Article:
With a surging number of Australian Financial Services Licence (AFSL) and Australian Credit Licence (ACL) applications, the Australian Securities and Investments Commission (ASIC) has experienced increasing difficulties in managing their workload and has an inefficient ability to assess applications within the expected timeframes.
Under the new approach in calculating ASIC’s completion time for AFSL and ACL applications from 1 July 2015, ASIC aims to decide whether to grant or vary an AFSL or ACL application within 60 days of receiving a complete application (with a target rate of 70%). ASIC also aims to decide 90% of complete applications within 120 days of receipt; once again noting that applications may incur delays where more information is required to be provided by the applicant or complex issues are raised.
Interestingly, the table below illustrates that ASIC failed to achieve its target rates for processing AFSL applications during the past financial year (2015-2016). Positively, ASIC has still managed to assess ACL applications rather quickly. ASIC has advised that it is currently reviewing its service charter in terms of sustainable target levels with current resources.
The financial services industry can only hope that ASIC will provide more realistic target rates that truly reflect their capacity:
|New licences granted within 60 days||Licence variations decided within 60 days||New licences granted within 120 days||Licence variations decided in 120 days|
The below statistics indicate ASIC’s work progress in assessing AFSL and ACL applications between January to June 2016:
In ASIC’s latest licensing report published in December 2016 entitled ‘Report 503: Overview of licensing and professional registration applications: January to June 2016’, ASIC noted the following:
New AFSL Applications
Among the 1146 new AFSL applications received during the period from January to June 2016:
- 205 (18%) were approved;
- 189 (16%) were rejected, withdrawn or refused; and
- 752 (66%) had not been finalised.
New ACL Applications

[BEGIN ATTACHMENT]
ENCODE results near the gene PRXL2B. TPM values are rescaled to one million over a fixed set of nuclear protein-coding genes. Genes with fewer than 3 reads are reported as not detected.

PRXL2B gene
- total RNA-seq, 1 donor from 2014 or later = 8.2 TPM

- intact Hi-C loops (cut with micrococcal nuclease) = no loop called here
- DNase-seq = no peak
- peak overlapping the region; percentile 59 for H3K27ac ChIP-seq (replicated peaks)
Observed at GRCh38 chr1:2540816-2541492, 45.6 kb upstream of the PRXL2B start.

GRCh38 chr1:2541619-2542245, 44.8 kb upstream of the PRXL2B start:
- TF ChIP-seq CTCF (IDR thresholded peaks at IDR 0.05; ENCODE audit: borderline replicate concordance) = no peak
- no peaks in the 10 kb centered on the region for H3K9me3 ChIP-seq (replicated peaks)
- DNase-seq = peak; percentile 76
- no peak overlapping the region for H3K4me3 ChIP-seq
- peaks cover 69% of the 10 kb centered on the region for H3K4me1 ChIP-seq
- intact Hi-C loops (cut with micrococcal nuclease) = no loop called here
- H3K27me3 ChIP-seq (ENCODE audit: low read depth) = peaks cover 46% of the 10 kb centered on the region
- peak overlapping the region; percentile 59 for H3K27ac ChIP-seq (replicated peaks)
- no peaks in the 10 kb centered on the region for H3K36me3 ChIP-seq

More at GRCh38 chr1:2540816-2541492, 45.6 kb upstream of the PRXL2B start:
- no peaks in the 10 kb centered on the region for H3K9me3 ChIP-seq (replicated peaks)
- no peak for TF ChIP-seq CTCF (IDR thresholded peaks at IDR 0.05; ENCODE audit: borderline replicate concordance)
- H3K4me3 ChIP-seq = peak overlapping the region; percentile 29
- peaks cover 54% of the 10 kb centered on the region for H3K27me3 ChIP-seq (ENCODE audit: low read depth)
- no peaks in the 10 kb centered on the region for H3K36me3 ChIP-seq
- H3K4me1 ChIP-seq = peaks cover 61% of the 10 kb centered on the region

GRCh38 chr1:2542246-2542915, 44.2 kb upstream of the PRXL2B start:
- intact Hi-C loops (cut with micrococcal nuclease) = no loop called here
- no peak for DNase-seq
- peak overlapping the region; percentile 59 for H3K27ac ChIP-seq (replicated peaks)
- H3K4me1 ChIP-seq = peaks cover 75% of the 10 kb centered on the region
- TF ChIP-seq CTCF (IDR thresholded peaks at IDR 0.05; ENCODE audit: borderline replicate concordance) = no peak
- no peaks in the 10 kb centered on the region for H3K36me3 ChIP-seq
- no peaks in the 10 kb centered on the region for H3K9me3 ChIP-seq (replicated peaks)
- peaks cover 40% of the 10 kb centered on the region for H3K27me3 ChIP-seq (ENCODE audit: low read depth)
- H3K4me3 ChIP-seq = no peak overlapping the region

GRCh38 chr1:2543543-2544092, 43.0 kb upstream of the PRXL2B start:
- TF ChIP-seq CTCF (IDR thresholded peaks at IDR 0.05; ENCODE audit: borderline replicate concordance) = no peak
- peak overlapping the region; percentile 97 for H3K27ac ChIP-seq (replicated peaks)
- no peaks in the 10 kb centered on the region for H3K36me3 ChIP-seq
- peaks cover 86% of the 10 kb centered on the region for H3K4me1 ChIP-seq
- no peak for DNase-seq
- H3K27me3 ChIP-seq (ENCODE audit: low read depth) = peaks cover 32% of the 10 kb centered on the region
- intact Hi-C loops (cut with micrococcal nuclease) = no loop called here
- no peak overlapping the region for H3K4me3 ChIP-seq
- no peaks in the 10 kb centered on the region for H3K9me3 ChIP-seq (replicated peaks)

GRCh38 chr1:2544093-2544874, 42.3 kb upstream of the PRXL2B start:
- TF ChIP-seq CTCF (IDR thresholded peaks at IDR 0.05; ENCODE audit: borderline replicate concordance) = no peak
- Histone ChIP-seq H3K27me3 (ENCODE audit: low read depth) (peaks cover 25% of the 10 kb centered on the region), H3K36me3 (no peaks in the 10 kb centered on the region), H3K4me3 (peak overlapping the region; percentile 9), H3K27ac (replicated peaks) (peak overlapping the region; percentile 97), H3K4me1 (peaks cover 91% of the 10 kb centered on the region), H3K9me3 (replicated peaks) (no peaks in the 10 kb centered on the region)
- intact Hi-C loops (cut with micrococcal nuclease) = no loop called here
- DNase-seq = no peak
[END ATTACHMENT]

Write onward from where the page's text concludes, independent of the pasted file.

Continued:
Among the 212 new ACL applications received during the period from January to June 2016:
- 56 (26%) were approved;
- 37 (17%) were rejected, withdrawn or refused; and
- 119 (56%) had not been finalised.
*All percentages have been rounded to the nearest whole number.
As evidenced above, ASIC’s ongoing resourcing and capacity restraints to assess AFSL and ACL applications in an efficient and timely manner continues to delay new entrants to the financial services industry especially when there has been a drastic increase in the number of AFSL applications.
ASIC has acknowledged that there will be a significant delay in assessing Limited AFSL applications as a result of the funding which was implemented for the limited AFSL regime ended last financial year. ASIC is only able to assess the significant number of outstanding applications out of existing ongoing resources. For more information specifically relating to the backlog in limited AFSL applications refer to our ‘Limited AFS License Application Catch 22’ blog article.
It is likely that some AFSL and ACL applicants will receive emails from ASIC advising them of “increased workloads” and “resourcing constraints” as reasons for the delay in processing AFSL and ACL applications.
It is recommended that businesses which are planning on providing any financial services or credit activities in Australia commence the application process and join the queue. If you should require any information on AFSL and ACL applications, please contact us.